Thomas Ruttig for the Afghan Analysts Network:

Mansur also gave the green light for early channels of contact, from opening the Qatar office to the Pugwash-organised talks earlier this year, also in Qatar. He also seems to have been the driving force behind the recent move to make the Political Committee independent of his own Quetta Shura. (In contrast, there was controversy about whether he had really blessed the Murree talks, too, or not. More about this in our following dispatch.) This policy of trying to make the Taleban more independent of Pakistan’s direct control, by moving its main political instrument to Qatar, has put him on the hit list of the anti-talks (but not necessarily pro-Pakistan [added on 1 Aug.]) forces among the Taleban, widely believed to be led by Mullah Qayum Zaker, and of Islamabad itself. (6) This, by the way, was a significant moment, creating for the first time something like an independent ‘political wing’ of the Taleban, if, of course, it remains credible with those fighting on the ground … Pakistan’s induction of its own favourite Taleban leaders, opponents of Mansur’s course, into the Murree talks amounted to a coup to take over the whole Taleban movement. To push forces more amenable to its own interests, it gambled on either a complete take over (in case the Mansur group would give in) or a final split of the Taleban. (Some Afghan observers AAN talked to see similarity in this move to Pakistan dropping Hekmatyar in favour of Mullah Omar’s Taleban in the mid-1990s.) This had, and still has, some chance of success, particularly as the Afghan government bought into the Pakistan-organised talks with that faction and when this faction gains more support within the Taleban. But then, the appointment of Mansur by his own group, to the disgruntlement of the opponents, was a counter-coup … For the time being, it will be insufficient to talk of ‘anti-‘ and ‘pro-talks’ Taleban, as there are now more currents with clear, distinctive agendas. We have ‘anti-talks’ Taleban who oppose a Pakistan-led approach (Mansur) but who are pro-talks when they can carry them out independently. We have ‘pro-talks’ Taleban who support the Pakistan-led approach (including those attending the talks in Urumchi and the first round in Murree). And we have Taleban apparently opposed to any talks (Zaker).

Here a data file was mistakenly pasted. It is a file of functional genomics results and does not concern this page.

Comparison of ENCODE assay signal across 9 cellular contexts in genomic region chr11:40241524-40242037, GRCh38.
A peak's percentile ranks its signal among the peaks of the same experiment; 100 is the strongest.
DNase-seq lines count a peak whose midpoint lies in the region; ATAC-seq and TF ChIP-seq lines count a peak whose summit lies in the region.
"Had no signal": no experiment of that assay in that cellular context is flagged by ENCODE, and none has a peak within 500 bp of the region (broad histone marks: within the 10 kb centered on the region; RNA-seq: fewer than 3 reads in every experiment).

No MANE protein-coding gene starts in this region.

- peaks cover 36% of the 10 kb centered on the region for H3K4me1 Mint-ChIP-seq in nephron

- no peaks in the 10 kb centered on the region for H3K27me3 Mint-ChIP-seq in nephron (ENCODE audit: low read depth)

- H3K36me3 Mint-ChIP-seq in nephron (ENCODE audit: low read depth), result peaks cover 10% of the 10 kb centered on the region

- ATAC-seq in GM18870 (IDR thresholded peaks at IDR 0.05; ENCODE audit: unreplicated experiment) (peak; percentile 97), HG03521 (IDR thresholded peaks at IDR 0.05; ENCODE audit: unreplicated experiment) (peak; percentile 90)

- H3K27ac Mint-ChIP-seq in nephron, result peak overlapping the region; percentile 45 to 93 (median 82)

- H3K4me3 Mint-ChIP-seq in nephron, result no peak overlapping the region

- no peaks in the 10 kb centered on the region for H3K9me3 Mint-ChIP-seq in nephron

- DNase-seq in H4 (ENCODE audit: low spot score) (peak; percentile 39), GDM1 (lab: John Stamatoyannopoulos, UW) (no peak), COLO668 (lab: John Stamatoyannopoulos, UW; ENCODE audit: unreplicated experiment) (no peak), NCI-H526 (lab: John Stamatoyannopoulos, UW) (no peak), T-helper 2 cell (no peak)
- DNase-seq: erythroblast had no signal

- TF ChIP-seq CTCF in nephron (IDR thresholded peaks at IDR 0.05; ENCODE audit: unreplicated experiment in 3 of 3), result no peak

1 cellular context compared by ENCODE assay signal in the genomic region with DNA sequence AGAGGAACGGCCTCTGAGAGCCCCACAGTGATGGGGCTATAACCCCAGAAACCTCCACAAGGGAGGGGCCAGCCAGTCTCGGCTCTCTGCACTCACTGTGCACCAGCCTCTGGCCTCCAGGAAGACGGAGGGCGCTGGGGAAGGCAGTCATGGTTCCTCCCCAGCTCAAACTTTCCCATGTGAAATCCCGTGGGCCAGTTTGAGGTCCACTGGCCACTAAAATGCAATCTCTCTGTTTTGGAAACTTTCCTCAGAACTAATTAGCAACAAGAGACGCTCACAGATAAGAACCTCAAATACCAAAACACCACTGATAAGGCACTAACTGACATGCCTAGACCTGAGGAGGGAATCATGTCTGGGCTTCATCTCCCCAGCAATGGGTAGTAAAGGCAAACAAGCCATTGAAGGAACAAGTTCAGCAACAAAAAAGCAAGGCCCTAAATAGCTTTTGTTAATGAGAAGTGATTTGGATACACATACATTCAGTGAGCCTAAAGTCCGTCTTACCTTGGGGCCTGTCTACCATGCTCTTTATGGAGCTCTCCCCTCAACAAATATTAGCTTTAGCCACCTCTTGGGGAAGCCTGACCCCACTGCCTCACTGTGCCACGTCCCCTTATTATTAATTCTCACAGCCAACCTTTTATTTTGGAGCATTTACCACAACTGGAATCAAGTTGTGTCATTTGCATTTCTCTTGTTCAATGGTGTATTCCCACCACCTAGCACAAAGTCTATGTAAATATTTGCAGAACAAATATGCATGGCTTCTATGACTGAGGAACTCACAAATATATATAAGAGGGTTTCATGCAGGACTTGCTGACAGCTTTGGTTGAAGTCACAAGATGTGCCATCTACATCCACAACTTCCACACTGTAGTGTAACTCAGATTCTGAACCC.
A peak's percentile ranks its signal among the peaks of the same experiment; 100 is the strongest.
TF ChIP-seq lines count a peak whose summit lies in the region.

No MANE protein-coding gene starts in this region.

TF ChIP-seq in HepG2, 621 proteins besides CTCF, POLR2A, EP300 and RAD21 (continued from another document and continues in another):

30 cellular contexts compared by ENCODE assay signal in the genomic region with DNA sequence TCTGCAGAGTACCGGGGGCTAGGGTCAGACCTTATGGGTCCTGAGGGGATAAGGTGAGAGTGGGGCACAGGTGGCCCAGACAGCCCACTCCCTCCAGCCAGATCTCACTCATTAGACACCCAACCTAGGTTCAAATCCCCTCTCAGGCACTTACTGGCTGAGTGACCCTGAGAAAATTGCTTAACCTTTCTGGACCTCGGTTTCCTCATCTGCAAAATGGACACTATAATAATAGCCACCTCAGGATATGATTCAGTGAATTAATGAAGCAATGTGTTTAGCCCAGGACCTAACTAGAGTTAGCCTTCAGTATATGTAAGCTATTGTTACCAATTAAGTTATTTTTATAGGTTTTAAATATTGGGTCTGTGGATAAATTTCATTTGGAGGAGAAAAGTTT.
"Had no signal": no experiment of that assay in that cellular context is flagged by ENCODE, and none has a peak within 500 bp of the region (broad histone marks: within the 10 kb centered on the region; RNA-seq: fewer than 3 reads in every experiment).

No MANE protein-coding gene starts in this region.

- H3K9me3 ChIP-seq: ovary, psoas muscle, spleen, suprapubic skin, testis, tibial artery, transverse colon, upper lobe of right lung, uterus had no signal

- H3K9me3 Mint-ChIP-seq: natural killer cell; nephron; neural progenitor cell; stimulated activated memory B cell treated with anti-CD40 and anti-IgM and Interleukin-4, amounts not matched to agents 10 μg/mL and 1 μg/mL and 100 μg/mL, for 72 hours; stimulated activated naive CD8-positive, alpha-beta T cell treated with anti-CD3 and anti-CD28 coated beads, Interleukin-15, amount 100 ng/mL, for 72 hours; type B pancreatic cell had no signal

Andrew Small for Foreign Policy:

Beijing faces a jihadist world that is becoming increasingly hostile to its interests — and increasingly difficult to negotiate with. From the 1980s on, when the preeminent militant figures were headquartered in Afghanistan and Pakistan and receiving active sponsorship or tacit acquiescence from the Pakistani security services, Beijing enjoyed a number of benefits. Given that there were far more important targets, and the cause for an independent Uighur homeland was a peripheral one at best, attacking China over its Xinjiang policies seemed inadvisable. Moreover, with Pakistani facilitation, Beijing preferred buying off its potential opponents: The Taliban benefited from Chinese arms, money, and modest political support. Whether for reasons of tactical necessity or pragmatic advantage, the suffering of their Uighur brothers was a strikingly low priority for the Taliban or for Kashmiri militant groups. In 1997, even Osama bin Laden publicly dismissed bomb attacks in Xinjiang as a CIA plot to divide China and the Muslim world … That model has become far less viable.

Bette Dam interviewed in Der Spiegel: